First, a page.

Everyone I’ve met that is tied to this particular genre are amazing: kind, generous, compassionate, smart mofos with distinctive voices, who are welcoming and far too kind to accept my trembling fingers when I shake their hands or offer them a business card (I did that too! I was freaking out! Look at these exclamation points!!!) And I’m a jerk because I forget that often when I’m down in my little oubliette of work, I’m not actually alone. There are hundreds of thousands of people out there doing the same sort of work — Creative work. Writing work. Character work. Plot work. Blog post work. Book review work. Work work work. I think to myself, the more work I do, the less I feel like a fraud, so I keep at it.

We have dark little dreams (or dark big dreams, as it may be) and the only way to support each other is to recognize that the horror community is a fan convention unto itself: we’re a diverse group of people who, when you start paying attention, have a lot to offer by way of support, inspiration, and resources who can and probably will recognize the bizarre stuff you talk about when you delve into the obscure topics that everyone else thinks is strange.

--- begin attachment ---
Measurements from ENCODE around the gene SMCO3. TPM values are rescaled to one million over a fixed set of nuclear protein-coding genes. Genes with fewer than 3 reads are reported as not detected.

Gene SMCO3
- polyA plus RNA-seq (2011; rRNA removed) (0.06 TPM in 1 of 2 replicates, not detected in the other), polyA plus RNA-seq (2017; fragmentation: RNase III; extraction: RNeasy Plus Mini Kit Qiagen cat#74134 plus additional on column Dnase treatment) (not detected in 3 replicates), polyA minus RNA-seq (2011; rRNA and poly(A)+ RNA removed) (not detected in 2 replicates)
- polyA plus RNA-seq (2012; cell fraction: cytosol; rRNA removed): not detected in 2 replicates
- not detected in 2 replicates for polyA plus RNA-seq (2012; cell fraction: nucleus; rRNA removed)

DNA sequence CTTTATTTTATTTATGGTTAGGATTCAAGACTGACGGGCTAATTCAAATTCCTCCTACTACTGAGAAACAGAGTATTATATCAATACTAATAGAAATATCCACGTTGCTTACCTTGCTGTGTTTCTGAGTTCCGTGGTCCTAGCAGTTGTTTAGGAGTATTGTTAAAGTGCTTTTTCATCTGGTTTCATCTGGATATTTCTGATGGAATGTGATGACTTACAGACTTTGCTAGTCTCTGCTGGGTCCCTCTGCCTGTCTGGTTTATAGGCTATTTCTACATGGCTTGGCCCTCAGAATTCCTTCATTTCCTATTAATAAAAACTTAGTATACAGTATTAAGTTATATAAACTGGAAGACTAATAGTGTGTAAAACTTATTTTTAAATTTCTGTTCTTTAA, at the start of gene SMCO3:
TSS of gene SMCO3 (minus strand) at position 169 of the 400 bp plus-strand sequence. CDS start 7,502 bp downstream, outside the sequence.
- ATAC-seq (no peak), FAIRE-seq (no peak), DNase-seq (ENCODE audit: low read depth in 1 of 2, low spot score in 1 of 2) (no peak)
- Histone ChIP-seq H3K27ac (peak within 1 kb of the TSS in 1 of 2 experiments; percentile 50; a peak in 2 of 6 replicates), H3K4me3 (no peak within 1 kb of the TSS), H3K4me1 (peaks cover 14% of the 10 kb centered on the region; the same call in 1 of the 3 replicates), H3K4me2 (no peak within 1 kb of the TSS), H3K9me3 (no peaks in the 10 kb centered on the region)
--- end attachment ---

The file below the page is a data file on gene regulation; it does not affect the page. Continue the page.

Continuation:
My takeaway from all this is that if you need a reminder that you’re not alone in the universe, maybe try a convention with a horror track. Maybe try DragonCon. Maybe poke more people on twitter who are doing the kind of things you find admirable. Maybe tell them you think they’re cool and gush a bit, because we’re all fans at heart and the things that are important to us need to be highlighted sometimes. Maybe be brave and throw yourself into the deep end, if you can manage it, because you probably won’t find yourself swimming alone.

8 comments

  1. Victoria Nations says:

    Thank you for writing this, As someone is the same writing stage (doing the work), I totally agree on how the exhaustion of a con is worth the connections and support. This reminder was what I needed to read today.